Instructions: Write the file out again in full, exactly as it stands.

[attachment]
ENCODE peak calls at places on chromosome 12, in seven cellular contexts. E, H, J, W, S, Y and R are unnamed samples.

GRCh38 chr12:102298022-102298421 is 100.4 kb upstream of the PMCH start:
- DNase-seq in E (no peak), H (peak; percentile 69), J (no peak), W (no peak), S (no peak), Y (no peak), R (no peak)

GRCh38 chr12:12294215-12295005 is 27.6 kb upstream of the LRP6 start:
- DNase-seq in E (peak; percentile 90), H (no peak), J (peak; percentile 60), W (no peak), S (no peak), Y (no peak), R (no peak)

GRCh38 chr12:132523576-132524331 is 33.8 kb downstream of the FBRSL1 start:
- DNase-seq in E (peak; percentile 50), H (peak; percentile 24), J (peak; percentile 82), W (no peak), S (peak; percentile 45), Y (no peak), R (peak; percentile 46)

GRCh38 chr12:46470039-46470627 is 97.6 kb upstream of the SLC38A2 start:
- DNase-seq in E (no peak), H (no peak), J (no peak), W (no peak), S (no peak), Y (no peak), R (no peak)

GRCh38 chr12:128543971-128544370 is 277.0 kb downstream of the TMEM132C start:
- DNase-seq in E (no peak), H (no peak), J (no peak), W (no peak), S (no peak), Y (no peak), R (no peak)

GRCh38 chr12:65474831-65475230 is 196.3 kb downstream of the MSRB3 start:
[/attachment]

ENCODE peak calls at places on chromosome 12, in seven cellular contexts. E, H, J, W, S, Y and R are unnamed samples.

GRCh38 chr12:102298022-102298421 is 100.4 kb upstream of the PMCH start:
- DNase-seq in E (no peak), H (peak; percentile 69), J (no peak), W (no peak), S (no peak), Y (no peak), R (no peak)

GRCh38 chr12:12294215-12295005 is 27.6 kb upstream of the LRP6 start:
- DNase-seq in E (peak; percentile 90), H (no peak), J (peak; percentile 60), W (no peak), S (no peak), Y (no peak), R (no peak)

GRCh38 chr12:132523576-132524331 is 33.8 kb downstream of the FBRSL1 start:
- DNase-seq in E (peak; percentile 50), H (peak; percentile 24), J (peak; percentile 82), W (no peak), S (peak; percentile 45), Y (no peak), R (peak; percentile 46)

GRCh38 chr12:46470039-46470627 is 97.6 kb upstream of the SLC38A2 start:
- DNase-seq in E (no peak), H (no peak), J (no peak), W (no peak), S (no peak), Y (no peak), R (no peak)

GRCh38 chr12:128543971-128544370 is 277.0 kb downstream of the TMEM132C start:
- DNase-seq in E (no peak), H (no peak), J (no peak), W (no peak), S (no peak), Y (no peak), R (no peak)

GRCh38 chr12:65474831-65475230 is 196.3 kb downstream of the MSRB3 start: